All it takes is 3 chords and a dream!

Monday, September 28, 2009

Review: Dreaming In Stereo - Dreaming In Stereo

Dreaming In Stereo - Dreaming In Stereo
2009, Dying Van Gogh

Miami Beach, Florida’s Dreaming In Stereo is the brainchild of neo-Guitar God Fernando Perdomo. Perdomo is a highly-in-demand session player as well as the lead guitarist for Transcendence. On Dreaming In Stereo he gets to show off his songwriting and vocal chops to good effect. Together with drummer Eddie Zyne (Hall & Oates) and joined by bass man Giuseppe Rodriguez on stage, Dreaming In Stereo plays with verve, wit and intelligence. Dreaming In Stereo’s self-titled debut album was released in July of 2009 and has already wracked up a fair amount of positive press for the band. Let’s check it out!

Dreaming In Stereo opens with the piano-based instrumental Sea Dreams, which sounds like scene setting music from a musical or a movie. It's a short piece, and pretty. Misery Loves Companies details our cultural fascination with drugs and their ability blunt psychic pain. It's a catchy tune; a bit awkward lyrically and a bit out of synch on the harmony vocals at times but a decent effort. Steal This Song is an altruistic musician's anthem that underlines an interesting dichotomy that occurs in the music business. Very often it's the musicians who have already made more money than they need who decry peer-to-peer sharing, while the hungry artists trying to make their way often welcome it because it opens up potential new fans. This is a great tune and makes a great point with a dash of wit.

Smile is a positive, simple song with a great string arrangement in accompaniment. I'm Not Gonna Move To L.A. is an amusing song about having the strength to be who you are, where you are, regardless of the consequences. The song is intelligently written with an element of dry humor, although the chorus does get repeated a few too many times. Let Me Love You and The Will To Love pair well as melancholy love songs that sounds like they'd be more comfortable in Country/Americana arrangements. Dreaming In Stereo closes out with Amicable, a six minute shot of meandering musical ambience full of melancholy and regret. The arrangement is quite pleasing, although the song does drag on a bit longer than might be optimal.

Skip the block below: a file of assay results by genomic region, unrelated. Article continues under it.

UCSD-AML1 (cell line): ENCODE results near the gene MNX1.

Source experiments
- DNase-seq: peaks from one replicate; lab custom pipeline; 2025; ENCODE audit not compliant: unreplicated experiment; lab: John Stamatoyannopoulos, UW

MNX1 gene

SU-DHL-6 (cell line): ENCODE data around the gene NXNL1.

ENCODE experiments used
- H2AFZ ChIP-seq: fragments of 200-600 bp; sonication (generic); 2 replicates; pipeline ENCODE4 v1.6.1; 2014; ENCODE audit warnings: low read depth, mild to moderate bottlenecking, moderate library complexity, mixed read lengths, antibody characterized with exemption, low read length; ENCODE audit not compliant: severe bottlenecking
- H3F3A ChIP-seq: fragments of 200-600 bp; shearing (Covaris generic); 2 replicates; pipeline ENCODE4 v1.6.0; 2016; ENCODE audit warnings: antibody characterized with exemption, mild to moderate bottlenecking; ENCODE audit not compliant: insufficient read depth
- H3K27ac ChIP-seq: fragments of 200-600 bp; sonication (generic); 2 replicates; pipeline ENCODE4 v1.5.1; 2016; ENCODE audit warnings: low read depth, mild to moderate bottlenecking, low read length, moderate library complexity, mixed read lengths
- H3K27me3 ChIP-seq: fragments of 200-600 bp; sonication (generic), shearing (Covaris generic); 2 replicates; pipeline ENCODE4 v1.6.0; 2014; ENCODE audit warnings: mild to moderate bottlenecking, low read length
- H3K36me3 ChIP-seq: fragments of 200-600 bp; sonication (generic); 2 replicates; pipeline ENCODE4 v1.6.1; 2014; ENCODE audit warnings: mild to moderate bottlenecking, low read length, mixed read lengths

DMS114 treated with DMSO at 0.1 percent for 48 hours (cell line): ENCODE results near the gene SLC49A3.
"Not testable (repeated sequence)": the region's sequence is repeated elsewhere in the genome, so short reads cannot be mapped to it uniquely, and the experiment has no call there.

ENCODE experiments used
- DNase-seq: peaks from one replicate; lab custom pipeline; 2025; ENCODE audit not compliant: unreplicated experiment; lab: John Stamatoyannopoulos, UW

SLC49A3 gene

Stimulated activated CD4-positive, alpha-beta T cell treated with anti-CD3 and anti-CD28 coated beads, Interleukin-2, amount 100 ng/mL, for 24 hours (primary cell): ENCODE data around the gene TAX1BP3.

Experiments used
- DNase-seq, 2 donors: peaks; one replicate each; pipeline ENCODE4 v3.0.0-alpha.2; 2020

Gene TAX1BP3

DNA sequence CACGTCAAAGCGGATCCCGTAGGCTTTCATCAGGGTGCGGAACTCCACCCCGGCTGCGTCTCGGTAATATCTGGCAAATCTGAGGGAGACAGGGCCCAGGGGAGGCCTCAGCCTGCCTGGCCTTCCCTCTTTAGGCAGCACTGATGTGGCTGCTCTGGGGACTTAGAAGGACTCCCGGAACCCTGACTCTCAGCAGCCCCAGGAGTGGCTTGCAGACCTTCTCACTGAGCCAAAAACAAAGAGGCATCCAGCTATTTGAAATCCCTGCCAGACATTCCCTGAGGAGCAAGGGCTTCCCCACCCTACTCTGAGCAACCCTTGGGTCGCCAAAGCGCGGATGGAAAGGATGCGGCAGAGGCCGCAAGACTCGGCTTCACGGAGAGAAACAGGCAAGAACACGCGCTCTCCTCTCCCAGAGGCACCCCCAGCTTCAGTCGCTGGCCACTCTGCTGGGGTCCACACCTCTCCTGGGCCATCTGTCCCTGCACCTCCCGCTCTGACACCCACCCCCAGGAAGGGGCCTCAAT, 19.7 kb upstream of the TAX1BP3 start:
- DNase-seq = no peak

Dreaming In Stereo takes a wide-ranging musical course on their self-titled debut, from straight up rock arrangements to Moody Blues-style ambient/orchestral rock. The vocal talent is a bit mixed here, and pitch issues do present in the mastered recording at times both in the lead and harmony vocals. The songwriting is uneven but with some very strong moments (Steal This Song, I'm Not Gonna Move To L.A.). Dreaming In Stereo isn't a comedy band by any stretch, but they do seem to shine the most when they let their inherent wit inhabit their songs. Dreaming In Stereo is a decent debut that shows strong potential for growth, a distinct musicality and a creative spark that should serve them well.

Rating: 3 Stars (Out of 5)

You can learn more about Dreaming In Stereo at or You can purchase Dreaming In Stereo through as either as CD or download.

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